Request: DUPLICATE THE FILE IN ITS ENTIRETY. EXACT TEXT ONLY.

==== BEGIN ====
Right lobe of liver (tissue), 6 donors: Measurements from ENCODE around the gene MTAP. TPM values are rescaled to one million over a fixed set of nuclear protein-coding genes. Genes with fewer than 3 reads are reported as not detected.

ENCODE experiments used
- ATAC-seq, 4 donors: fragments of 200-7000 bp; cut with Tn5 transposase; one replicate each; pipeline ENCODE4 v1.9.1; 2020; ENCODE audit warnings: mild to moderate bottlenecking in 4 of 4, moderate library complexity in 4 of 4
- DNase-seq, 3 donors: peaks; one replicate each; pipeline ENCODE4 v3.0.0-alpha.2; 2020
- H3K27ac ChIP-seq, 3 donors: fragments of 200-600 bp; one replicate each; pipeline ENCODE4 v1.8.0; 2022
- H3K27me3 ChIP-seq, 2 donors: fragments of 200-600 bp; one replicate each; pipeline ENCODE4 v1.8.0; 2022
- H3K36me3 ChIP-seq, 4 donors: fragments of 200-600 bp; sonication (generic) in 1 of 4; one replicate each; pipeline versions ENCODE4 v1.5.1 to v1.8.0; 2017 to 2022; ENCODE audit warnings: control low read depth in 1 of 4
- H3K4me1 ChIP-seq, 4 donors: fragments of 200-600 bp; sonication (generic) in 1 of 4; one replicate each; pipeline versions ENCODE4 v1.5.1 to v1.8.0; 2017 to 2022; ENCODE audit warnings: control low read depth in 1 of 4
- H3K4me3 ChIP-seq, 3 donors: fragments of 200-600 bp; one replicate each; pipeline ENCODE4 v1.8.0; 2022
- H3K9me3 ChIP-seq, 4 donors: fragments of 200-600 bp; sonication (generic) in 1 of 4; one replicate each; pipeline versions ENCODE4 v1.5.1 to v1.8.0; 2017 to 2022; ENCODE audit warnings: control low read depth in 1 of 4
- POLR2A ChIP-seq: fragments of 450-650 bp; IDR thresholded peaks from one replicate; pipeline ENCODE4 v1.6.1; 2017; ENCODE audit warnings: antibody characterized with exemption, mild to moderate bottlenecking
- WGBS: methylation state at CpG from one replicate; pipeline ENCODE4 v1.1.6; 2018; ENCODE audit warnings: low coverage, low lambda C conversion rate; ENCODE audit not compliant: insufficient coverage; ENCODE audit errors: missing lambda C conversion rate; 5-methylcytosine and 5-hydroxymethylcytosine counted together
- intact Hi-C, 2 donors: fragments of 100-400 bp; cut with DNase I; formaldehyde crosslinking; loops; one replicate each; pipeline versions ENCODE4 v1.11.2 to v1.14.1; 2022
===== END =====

Right lobe of liver (tissue), 6 donors: Measurements from ENCODE around the gene MTAP. TPM values are rescaled to one million over a fixed set of nuclear protein-coding genes. Genes with fewer than 3 reads are reported as not detected.

ENCODE experiments used
- ATAC-seq, 4 donors: fragments of 200-7000 bp; cut with Tn5 transposase; one replicate each; pipeline ENCODE4 v1.9.1; 2020; ENCODE audit warnings: mild to moderate bottlenecking in 4 of 4, moderate library complexity in 4 of 4
- DNase-seq, 3 donors: peaks; one replicate each; pipeline ENCODE4 v3.0.0-alpha.2; 2020
- H3K27ac ChIP-seq, 3 donors: fragments of 200-600 bp; one replicate each; pipeline ENCODE4 v1.8.0; 2022
- H3K27me3 ChIP-seq, 2 donors: fragments of 200-600 bp; one replicate each; pipeline ENCODE4 v1.8.0; 2022
- H3K36me3 ChIP-seq, 4 donors: fragments of 200-600 bp; sonication (generic) in 1 of 4; one replicate each; pipeline versions ENCODE4 v1.5.1 to v1.8.0; 2017 to 2022; ENCODE audit warnings: control low read depth in 1 of 4
- H3K4me1 ChIP-seq, 4 donors: fragments of 200-600 bp; sonication (generic) in 1 of 4; one replicate each; pipeline versions ENCODE4 v1.5.1 to v1.8.0; 2017 to 2022; ENCODE audit warnings: control low read depth in 1 of 4
- H3K4me3 ChIP-seq, 3 donors: fragments of 200-600 bp; one replicate each; pipeline ENCODE4 v1.8.0; 2022
- H3K9me3 ChIP-seq, 4 donors: fragments of 200-600 bp; sonication (generic) in 1 of 4; one replicate each; pipeline versions ENCODE4 v1.5.1 to v1.8.0; 2017 to 2022; ENCODE audit warnings: control low read depth in 1 of 4
- POLR2A ChIP-seq: fragments of 450-650 bp; IDR thresholded peaks from one replicate; pipeline ENCODE4 v1.6.1; 2017; ENCODE audit warnings: antibody characterized with exemption, mild to moderate bottlenecking
- WGBS: methylation state at CpG from one replicate; pipeline ENCODE4 v1.1.6; 2018; ENCODE audit warnings: low coverage, low lambda C conversion rate; ENCODE audit not compliant: insufficient coverage; ENCODE audit errors: missing lambda C conversion rate; 5-methylcytosine and 5-hydroxymethylcytosine counted together
- intact Hi-C, 2 donors: fragments of 100-400 bp; cut with DNase I; formaldehyde crosslinking; loops; one replicate each; pipeline versions ENCODE4 v1.11.2 to v1.14.1; 2022